Two examples familiar to the authors demonstrate these issues. In the first, a major sports distributor shifted to new software which failed to perform as expected. They decided to switch from the old to the new without operating the two in parallel until the new system was proven. As a result, they lost control of their entire nationwide inventory and literally could not ship product for several months. Similarly, a major manufacturer also switched off the old and on the new ERP system without parallel operation. They completely lost control, not only of their inventories, but of their entire manufacturing floor, as well. Customer orders, during the time it took to reestablish control, ranged up to three months late. Needless to say, marketshare suffered greatly at both firms. In both cases, the system selection was largely driven by those in information systems, finance and accounting with minimal operations input.
What's the next step beyond ERP? Some believe that the present monolithic structures of today's ERP systems will soon be supplanted by backbone systems incorporating standard interfaces. These systems will allow the integration of modules from a variety of sources. In theory, a 'plug and play' approach will enable organizations to upgrade or change modules individually. How important is it for supply and logistics professionals to know the direction of development of the tools of our profession?
Electronic Commerce. Supplier qualification and selection is a fundamental task of supply managers. In an electronic environment, where suppliers are accessible worldwide, gaining understanding of a supplier's capability and capacity may be problematic. At the retail level, a website selling higher quality jewelry and gemstones is operated by an individual who owns no inventory. He borrows pieces from a wholesale jeweler, photographs and returns them, then puts the photos on his website for customers to order. Many stories have been told about suppliers operating out of garages. This may become more common in e-commerce.
Supply managers use e-commerce for two primary functions: as a transaction tool, and as an information tool. It is expected that these tools will improve decision-making and reduce transaction cost. Electronic commerce enables supply and logistics strategy implementation as long as the technology is truly understood and its capabilities exploited. Otherwise, all that is accomplished is the automation and perpetuation of existing (and often outmoded) processes.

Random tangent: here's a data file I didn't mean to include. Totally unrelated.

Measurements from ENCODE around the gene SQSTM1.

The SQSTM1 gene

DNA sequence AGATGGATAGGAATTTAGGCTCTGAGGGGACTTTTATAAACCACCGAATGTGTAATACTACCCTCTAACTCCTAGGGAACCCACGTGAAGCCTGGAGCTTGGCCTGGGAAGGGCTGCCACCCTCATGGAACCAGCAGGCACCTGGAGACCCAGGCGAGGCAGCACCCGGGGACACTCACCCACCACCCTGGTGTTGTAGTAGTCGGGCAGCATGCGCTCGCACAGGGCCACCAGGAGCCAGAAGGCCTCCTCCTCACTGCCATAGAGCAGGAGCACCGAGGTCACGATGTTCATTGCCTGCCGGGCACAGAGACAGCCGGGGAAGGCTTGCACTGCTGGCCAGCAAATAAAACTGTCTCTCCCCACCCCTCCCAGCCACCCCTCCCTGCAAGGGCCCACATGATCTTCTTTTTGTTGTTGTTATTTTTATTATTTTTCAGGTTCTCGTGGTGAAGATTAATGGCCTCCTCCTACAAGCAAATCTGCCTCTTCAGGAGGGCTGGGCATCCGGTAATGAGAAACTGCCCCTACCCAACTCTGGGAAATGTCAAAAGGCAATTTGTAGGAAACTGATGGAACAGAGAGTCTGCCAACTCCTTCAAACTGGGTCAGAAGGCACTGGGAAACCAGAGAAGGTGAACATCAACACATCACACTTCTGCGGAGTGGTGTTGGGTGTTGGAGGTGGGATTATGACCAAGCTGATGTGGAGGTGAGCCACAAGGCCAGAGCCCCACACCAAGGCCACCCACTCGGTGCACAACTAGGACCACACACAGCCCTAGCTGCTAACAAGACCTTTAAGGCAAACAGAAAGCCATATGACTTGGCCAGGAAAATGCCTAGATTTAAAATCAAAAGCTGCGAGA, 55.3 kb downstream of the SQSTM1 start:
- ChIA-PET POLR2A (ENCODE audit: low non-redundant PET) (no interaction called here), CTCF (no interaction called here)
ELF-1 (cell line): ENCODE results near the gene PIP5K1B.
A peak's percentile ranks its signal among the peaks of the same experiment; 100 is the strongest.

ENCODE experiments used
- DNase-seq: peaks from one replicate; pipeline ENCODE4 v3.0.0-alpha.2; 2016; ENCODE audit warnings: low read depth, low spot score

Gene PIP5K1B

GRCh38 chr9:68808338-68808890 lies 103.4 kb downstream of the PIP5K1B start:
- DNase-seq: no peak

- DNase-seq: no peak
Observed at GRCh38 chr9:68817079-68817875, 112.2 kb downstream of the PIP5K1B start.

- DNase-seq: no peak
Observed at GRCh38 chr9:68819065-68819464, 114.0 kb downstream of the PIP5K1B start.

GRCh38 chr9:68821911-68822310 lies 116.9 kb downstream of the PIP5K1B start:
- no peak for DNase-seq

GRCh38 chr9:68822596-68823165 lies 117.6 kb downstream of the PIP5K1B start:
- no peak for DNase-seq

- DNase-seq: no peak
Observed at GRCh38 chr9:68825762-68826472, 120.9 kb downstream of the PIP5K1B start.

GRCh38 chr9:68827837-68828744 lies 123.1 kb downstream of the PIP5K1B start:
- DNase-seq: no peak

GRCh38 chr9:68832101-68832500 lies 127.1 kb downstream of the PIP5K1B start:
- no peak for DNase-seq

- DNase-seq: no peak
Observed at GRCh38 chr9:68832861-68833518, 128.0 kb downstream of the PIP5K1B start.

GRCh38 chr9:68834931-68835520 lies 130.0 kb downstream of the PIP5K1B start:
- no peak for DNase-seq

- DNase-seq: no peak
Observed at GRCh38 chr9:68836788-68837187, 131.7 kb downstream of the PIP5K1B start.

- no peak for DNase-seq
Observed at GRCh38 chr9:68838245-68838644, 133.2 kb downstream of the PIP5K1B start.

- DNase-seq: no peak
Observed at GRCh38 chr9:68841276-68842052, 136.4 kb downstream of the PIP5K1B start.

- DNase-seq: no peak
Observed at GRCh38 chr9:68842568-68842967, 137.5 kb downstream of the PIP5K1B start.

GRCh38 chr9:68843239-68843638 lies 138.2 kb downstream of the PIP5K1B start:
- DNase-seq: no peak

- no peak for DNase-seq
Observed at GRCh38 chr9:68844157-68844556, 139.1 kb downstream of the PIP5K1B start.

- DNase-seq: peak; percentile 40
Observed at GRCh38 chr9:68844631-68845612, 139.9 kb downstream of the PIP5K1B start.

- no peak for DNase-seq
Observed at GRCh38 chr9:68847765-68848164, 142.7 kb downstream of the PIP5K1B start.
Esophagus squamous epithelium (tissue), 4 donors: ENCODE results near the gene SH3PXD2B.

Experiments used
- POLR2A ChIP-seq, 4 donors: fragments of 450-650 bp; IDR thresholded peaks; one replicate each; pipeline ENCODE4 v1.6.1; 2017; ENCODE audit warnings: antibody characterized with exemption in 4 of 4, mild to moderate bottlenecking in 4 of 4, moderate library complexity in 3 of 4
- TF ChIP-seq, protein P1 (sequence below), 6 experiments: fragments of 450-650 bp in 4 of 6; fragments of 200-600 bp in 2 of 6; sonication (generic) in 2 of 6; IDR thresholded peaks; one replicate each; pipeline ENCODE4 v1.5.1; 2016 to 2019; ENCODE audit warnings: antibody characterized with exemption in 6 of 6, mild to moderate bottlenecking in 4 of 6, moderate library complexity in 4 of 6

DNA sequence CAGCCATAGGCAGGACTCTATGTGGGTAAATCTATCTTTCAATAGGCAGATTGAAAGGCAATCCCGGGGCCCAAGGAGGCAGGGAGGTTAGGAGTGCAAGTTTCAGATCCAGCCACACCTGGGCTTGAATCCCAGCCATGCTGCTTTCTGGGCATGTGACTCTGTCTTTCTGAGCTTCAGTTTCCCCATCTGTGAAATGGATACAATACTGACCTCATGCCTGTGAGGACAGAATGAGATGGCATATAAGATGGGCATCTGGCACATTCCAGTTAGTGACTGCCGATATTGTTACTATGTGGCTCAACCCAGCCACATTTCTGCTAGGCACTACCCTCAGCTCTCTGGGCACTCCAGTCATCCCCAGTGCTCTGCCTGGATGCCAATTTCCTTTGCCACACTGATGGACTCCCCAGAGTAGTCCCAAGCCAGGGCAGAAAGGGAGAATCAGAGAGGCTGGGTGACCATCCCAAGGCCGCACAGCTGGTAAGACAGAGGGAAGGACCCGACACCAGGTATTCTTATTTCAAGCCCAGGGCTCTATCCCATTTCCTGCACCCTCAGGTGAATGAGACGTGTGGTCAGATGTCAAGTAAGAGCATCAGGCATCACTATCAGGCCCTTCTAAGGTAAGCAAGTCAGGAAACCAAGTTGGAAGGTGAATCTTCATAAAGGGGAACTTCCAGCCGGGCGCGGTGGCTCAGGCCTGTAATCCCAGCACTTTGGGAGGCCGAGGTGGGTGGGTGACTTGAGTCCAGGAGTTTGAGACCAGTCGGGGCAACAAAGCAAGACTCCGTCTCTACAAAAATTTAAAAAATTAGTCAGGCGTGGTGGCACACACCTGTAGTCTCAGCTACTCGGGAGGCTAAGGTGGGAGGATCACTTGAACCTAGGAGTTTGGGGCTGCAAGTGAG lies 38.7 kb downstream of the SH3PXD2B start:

Database Accuracy. One of our students responded to an exam question about cost analysis by relating a situation from her job as a purchasing agent. A prospective supplier, in making a proposal presentation, had developed extensive spreadsheets to demonstrate their cost structure. They had then added their required margin - twenty percent - to their total cost to arrive at their selling price. All of this information was freely shared with the buyer. The spreadsheet application had nicely performed all of the necessary calculations to support their quote. It took the buyer two days to figure out why the supplier's price was so low. The spreadsheet had subtracted the margin from total cost, rather than adding it on. Her comment was, "Never let your salespeople calculate price." Unquestioned reliance on the technology, in this case, caused only significant embarrassment. It could have been enormously expensive.
One company with whom the authors work has recently implemented and ERP system. The employees on the shop floor were having a difficult time adapting to the new processes. It now takes many more screens to retrieve necessary information than previously, and because of entry errors or omissions in transfer of data from the old system to the new system, the employees didn't trust its instructions and found it easier to revert to paper information, bypassing the new system, entirely.
As a consequence of these difficulties, one of the machine operators, with the very best of intentions, made his own adaptations. His machine was one requiring lengthy and costly set-ups. He received instructions from the system to set up his machine and produce seven complex, custom parts. He reasoned that since frequently the system quantities were in error, and since at times there were downstream assembly problems resulting in scrapping of one or more of his parts, he would make extras. His intent was to save for his employer the expense of an extra set-up to run just one or two parts. Consequently, he set up and ran nine, not seven, parts. Database accuracy was compromised in several ways.